The results obtained in this study suggest that the pore fluid composition at the seepage sites on the Oomine Ridge reflects contributions from other sources, in addition to freshwater from CMD. Therefore, as the source fluids ascend from depth below the seafloor, they likely mix with pore fluids in the shallower layers of the accretionary prism before finally seeping out at the seafloor. However, when we considered the contributions only from SPF in the shallow accretionary prism, which is represented by fluids obtained during deep drilling, freshwater derived from CMD, and SW, the resulting contribution ratios could not explain the observed B concentration (‘Shallow pore fluids in Nankai accretionary prism sediment’ section). When we also considered a contribution of fluids derived from MH dissociation, we obtained the following contribution ratios in the seepage fluid (‘Freshwater derived from CMD’ section): about 4% fluid derived from CMD, about 5% fluid derived from MH dissociation, 20% to 50% SPF of the accretionary prism, and more than 40% SW (Figure 6; Source B). These ratios can explain the observed chemical and isotopic compositions of the pore fluids at the cold seep sites on the Oomine Ridge. Therefore, we conclude that fluids from MH dissociation, CMD, and SPF likely contribute to the pore fluids of the cold seeps.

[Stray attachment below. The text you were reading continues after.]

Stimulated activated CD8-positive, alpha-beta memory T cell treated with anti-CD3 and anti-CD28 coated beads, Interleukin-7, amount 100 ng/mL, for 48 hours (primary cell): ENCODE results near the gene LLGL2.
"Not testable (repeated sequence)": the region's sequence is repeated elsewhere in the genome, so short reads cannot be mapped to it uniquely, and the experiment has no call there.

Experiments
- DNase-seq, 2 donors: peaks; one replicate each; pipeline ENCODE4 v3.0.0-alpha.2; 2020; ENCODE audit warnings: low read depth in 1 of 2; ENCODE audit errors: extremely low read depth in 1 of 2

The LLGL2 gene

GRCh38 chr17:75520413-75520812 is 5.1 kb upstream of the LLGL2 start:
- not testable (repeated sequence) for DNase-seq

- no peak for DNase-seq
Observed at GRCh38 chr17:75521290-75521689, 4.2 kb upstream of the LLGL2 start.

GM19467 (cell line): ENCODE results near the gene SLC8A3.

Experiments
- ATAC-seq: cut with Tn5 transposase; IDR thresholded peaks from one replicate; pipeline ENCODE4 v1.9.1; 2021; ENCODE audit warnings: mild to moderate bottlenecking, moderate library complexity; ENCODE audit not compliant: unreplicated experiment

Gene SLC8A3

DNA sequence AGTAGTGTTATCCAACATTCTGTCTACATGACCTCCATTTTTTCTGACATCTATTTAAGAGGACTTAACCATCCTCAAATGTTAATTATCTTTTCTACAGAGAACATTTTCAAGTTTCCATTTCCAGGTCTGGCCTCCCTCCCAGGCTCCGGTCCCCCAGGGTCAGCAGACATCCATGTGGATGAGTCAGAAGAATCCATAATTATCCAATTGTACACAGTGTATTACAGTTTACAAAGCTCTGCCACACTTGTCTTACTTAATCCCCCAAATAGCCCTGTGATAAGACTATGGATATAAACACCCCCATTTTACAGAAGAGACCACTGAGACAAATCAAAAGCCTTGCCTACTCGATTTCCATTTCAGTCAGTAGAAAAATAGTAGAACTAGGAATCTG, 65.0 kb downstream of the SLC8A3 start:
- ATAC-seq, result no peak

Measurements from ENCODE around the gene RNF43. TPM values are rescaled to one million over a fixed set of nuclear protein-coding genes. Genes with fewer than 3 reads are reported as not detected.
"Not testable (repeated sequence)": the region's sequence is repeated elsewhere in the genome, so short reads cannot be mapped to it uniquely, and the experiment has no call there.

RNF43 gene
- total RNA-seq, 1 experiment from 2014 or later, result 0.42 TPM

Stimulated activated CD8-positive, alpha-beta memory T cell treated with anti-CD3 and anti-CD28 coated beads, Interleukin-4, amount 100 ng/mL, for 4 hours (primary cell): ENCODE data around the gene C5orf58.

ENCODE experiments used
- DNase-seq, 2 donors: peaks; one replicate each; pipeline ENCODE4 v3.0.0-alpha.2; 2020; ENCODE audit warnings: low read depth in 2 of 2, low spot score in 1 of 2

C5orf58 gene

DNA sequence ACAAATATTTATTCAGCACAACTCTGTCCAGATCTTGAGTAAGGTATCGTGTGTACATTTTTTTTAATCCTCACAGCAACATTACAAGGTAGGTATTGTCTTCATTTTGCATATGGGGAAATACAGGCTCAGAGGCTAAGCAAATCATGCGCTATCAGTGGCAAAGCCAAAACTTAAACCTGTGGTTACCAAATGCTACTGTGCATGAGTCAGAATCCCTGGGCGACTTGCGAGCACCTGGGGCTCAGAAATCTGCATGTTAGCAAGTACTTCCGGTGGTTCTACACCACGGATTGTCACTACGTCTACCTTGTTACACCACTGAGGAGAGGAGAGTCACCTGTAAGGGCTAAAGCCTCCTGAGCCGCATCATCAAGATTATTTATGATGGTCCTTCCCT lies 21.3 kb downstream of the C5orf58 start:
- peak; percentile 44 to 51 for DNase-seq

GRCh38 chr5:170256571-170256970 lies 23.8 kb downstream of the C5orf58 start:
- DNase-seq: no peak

The results of our estimation of fluid sources suggest that the mode of transport differs between the Oomine Ridge and the Kumano mud volcanoes. In the case of the Kumano mud volcanoes, both source fluids in sediments and the sediments themselves ascend to the seafloor, whereas on the Oomine Ridge, the source fluids mix with SPF sediments and with fluid from MH dissociation as they ascend to the seafloor, although the sediments themselves do not ascend. These different modes of fluid transport are consistent with hydrocarbon distribution differences between the Kumano mud volcanoes and the Oomine Ridge. Hydrocarbons of thermogenic origin are found only in the Kumano mud volcanoes, even though the fluids supplied to both the seepage sites on the Oomine Ridge and the Kumano mud volcanoes originate in environments with temperatures of more than 50°C (Toki et al. ). CH4 of microbial origin is distributed ubiquitously in the shallow sediments above several hundred meters below the seafloor in the accretionary prism off Kumano (Toki et al. ). Thus, sediments containing hydrocarbons of thermogenic origin rise to the seafloor within the Kumano mud volcanoes and are observed in the pore fluids in the subsurface sediments. In contrast, the fluids supplied to the Oomine Ridge contain CH4 of microbial origin from the shallow sediments through which the fluids passed during their ascent to the seafloor.